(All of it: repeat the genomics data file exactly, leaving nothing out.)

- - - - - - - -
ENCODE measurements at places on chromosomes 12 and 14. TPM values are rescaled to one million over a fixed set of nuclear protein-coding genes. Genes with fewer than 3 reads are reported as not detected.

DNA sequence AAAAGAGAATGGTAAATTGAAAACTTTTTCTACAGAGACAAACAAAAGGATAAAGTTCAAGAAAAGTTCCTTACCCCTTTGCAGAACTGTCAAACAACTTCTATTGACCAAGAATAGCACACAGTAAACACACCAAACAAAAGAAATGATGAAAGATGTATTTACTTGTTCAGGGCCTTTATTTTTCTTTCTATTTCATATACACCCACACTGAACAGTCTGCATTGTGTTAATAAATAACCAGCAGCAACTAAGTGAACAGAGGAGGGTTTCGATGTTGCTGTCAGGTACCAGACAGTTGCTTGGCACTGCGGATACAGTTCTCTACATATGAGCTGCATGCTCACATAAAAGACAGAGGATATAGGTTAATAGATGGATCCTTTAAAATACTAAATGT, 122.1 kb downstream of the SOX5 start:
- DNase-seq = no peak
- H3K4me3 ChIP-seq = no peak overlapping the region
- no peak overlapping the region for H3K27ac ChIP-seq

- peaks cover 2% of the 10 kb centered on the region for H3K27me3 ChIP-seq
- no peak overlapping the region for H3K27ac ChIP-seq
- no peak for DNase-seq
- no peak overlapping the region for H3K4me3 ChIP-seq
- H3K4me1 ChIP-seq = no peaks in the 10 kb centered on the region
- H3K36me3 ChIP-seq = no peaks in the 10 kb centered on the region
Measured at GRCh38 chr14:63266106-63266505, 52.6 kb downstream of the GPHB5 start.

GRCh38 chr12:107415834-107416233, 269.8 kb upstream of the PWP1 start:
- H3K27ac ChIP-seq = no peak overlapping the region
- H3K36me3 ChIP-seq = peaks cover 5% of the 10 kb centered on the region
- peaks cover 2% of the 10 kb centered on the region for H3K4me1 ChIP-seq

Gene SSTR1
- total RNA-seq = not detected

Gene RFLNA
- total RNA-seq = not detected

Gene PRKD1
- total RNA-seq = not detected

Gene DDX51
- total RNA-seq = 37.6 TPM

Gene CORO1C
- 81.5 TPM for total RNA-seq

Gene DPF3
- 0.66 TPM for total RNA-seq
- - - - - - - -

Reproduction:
ENCODE measurements at places on chromosomes 12 and 14. TPM values are rescaled to one million over a fixed set of nuclear protein-coding genes. Genes with fewer than 3 reads are reported as not detected.

DNA sequence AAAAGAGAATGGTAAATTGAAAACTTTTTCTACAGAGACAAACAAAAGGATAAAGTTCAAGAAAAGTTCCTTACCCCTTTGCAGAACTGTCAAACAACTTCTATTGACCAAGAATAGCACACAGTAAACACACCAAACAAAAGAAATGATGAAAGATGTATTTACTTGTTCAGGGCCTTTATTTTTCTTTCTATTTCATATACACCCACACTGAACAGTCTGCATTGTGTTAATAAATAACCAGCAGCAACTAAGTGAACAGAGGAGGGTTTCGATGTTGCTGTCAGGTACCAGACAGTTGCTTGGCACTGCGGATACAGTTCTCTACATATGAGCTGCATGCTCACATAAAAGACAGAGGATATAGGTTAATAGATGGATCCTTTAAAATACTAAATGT, 122.1 kb downstream of the SOX5 start:
- DNase-seq = no peak
- H3K4me3 ChIP-seq = no peak overlapping the region
- no peak overlapping the region for H3K27ac ChIP-seq

- peaks cover 2% of the 10 kb centered on the region for H3K27me3 ChIP-seq
- no peak overlapping the region for H3K27ac ChIP-seq
- no peak for DNase-seq
- no peak overlapping the region for H3K4me3 ChIP-seq
- H3K4me1 ChIP-seq = no peaks in the 10 kb centered on the region
- H3K36me3 ChIP-seq = no peaks in the 10 kb centered on the region
Measured at GRCh38 chr14:63266106-63266505, 52.6 kb downstream of the GPHB5 start.

GRCh38 chr12:107415834-107416233, 269.8 kb upstream of the PWP1 start:
- H3K27ac ChIP-seq = no peak overlapping the region
- H3K36me3 ChIP-seq = peaks cover 5% of the 10 kb centered on the region
- peaks cover 2% of the 10 kb centered on the region for H3K4me1 ChIP-seq

Gene SSTR1
- total RNA-seq = not detected

Gene RFLNA
- total RNA-seq = not detected

Gene PRKD1
- total RNA-seq = not detected

Gene DDX51
- total RNA-seq = 37.6 TPM

Gene CORO1C
- 81.5 TPM for total RNA-seq

Gene DPF3
- 0.66 TPM for total RNA-seq